Regarding the relation with society, Dianich recalled that the Church, in proclaiming the Gospel, is at the "global service of the needs of the human family," which means that its action is not only directed to believers, but also to nonbelievers.

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      Vatican Official Criticizes Pressures Exerted in U.N. Security Council

      The Powerful Pressure the Small, Says Archbishop Martino

      VATICAN CITY, MARCH 13, 2003 (Zenit.org).- A Vatican official criticized the pressure that the most powerful nations are exerting in the U.N. Security Council to influence the votes of the less powerful.

      "Each of the voters should be left free, with no interference," said Archbishop Renato Martino, president of the Pontifical Council for Justice and Peace. "It is not right that the large exert more pressure on the small than their capacity to resist."

      The United States and others have been lobbying U.N. Security Council members to support military action against Iraq.

      In an interview with the Italian newspaper Il Corriere della Sera, Archbishop Martino said: "When promises or threats are made on the future of a people, no matter who makes them, the decision-making process is falsified and the principle of the equality of the dignity of nations is injured."

      According to the archbishop, countries should use "the force of reason and not the reasons of force" to explain their positions on the issue.

      "The United Nations came into being to guarantee all against abuses and it is unacceptable that its very functioning is subjected to the logic of domination," he said.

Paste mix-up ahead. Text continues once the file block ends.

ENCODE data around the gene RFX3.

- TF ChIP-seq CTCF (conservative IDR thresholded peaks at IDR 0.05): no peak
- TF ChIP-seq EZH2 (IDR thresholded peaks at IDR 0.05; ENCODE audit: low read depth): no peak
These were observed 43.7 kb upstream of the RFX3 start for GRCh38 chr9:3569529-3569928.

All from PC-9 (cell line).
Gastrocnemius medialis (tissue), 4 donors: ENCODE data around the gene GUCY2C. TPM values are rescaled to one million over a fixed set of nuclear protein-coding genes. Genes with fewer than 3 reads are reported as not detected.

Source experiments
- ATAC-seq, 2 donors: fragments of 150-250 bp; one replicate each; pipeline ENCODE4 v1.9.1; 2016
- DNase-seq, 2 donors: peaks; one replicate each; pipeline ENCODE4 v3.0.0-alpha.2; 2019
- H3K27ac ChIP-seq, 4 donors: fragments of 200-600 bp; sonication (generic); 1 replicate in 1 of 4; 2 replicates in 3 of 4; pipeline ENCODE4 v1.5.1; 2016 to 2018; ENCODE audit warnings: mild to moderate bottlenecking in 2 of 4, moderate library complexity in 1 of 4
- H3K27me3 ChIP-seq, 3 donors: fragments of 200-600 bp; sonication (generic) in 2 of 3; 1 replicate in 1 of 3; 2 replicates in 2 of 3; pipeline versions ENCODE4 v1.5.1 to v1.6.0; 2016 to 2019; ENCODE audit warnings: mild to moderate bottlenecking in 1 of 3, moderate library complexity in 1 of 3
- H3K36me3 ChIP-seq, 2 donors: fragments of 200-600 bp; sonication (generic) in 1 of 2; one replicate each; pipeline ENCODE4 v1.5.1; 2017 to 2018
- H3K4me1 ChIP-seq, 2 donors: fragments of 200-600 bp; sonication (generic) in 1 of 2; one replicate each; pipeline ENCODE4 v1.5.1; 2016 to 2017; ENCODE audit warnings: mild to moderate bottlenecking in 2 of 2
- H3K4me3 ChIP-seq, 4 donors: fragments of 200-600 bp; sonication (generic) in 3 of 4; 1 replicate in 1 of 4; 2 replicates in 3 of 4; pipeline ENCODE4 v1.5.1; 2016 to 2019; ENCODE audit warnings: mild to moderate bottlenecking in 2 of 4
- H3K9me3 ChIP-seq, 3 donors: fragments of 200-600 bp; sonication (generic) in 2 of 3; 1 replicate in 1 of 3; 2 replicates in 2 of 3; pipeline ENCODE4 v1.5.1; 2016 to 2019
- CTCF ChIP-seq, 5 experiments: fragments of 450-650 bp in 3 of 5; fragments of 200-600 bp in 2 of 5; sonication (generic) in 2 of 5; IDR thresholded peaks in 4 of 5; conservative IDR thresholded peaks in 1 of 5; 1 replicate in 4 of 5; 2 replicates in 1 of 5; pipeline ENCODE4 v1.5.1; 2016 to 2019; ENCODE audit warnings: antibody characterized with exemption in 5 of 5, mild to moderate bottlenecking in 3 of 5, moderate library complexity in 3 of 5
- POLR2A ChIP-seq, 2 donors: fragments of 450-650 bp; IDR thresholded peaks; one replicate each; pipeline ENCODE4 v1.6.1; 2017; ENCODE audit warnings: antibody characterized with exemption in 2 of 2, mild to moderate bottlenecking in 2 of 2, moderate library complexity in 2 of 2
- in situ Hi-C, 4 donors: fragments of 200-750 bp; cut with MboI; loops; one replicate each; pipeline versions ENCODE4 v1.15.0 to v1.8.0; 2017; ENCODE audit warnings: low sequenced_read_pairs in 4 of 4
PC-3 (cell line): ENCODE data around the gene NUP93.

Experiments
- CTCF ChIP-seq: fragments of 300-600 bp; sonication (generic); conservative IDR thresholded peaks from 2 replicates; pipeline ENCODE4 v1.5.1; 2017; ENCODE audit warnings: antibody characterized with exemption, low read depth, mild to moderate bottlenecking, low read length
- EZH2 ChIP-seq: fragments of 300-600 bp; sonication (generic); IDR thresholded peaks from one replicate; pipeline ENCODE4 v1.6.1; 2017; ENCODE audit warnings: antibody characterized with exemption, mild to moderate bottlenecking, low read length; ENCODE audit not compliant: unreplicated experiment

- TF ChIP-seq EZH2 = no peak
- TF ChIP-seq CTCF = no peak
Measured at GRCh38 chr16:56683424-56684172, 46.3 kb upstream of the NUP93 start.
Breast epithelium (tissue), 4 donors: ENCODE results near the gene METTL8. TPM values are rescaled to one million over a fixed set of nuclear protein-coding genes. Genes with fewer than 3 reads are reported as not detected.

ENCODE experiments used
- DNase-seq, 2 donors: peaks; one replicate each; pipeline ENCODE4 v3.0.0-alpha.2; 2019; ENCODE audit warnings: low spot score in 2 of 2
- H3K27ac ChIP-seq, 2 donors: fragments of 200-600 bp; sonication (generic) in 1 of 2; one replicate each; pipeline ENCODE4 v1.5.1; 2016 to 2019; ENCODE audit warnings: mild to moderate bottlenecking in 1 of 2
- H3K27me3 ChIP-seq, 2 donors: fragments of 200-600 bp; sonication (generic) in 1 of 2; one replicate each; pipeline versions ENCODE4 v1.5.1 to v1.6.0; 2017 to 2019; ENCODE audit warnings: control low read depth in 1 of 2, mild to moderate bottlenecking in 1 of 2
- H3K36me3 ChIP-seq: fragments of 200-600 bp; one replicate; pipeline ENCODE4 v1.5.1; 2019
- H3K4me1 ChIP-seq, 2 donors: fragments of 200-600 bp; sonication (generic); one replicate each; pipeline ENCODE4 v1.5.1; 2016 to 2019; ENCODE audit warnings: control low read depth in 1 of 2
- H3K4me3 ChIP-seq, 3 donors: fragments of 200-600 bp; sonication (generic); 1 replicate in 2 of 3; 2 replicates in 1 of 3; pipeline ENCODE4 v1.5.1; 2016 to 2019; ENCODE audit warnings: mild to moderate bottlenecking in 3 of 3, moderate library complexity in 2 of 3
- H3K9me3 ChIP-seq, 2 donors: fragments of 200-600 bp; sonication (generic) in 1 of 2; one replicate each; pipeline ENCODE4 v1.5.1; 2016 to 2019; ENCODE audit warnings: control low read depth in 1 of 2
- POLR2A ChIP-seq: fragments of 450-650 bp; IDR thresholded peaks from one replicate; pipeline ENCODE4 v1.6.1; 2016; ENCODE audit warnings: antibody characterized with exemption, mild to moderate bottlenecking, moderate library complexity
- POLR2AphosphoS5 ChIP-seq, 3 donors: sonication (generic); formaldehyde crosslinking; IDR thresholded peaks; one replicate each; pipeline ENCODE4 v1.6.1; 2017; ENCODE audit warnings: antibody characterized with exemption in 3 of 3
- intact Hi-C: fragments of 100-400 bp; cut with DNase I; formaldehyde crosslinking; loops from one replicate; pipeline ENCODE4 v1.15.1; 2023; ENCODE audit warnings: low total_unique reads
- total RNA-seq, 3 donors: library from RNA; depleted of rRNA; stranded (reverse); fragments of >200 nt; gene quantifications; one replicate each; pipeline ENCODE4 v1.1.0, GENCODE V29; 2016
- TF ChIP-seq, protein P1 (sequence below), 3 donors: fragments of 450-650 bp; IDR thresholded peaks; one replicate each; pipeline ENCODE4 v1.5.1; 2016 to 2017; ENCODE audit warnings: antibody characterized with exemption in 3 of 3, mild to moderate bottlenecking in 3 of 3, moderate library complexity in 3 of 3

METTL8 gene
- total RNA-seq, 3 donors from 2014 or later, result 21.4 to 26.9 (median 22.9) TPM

Archbishop Martino, who for 16 years was permanent observer of the Holy See before the United Nations, thinks that the postponement of the voting of the Security Council is a "positive event," because "every action that defers military action is welcome."

      "With more time, there will be a better evaluation of the reality and the decisions will be more appropriate," he concluded. "Moreover, with the passing of the days, the states might listen more to world public opinion, which I consider a decisive factor."

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      Mideast Council of Churches Prepares for the Worst

      BEIRUT, Lebanon, MARCH 13, 2003 (ZENIT.org-Fides).- The Middle East Council of Churches is preparing for a humanitarian disaster that an Iraqi war could bring.

      In Iraq, Syria and Jordan the MECC is preparing to help an estimated 2 million internally displaced persons and as many as 5.4 million more who will need food aid when war disrupts delivery of monthly government aid.

      In a letter dated Feb. 26 and addressed to friends and partners, MECC secretary Riad Jarjour said that Mideast churches are praying for the best but preparing for the worst.

      MECC has conducted training sessions for volunteers in Jordan and Syria near the Iraqi border to enable them to deal with the problems of internally displaced persons and refugees.

      It has also identified some 18 centrally located local churches in Iraq where food supplies and other aid will be received and distributed to all in need without regard to religion.

      In addition the MECC is in contact with the Iraqi Ministry of Health and local hospitals and is allowed to deliver emergency medical supplies as needed.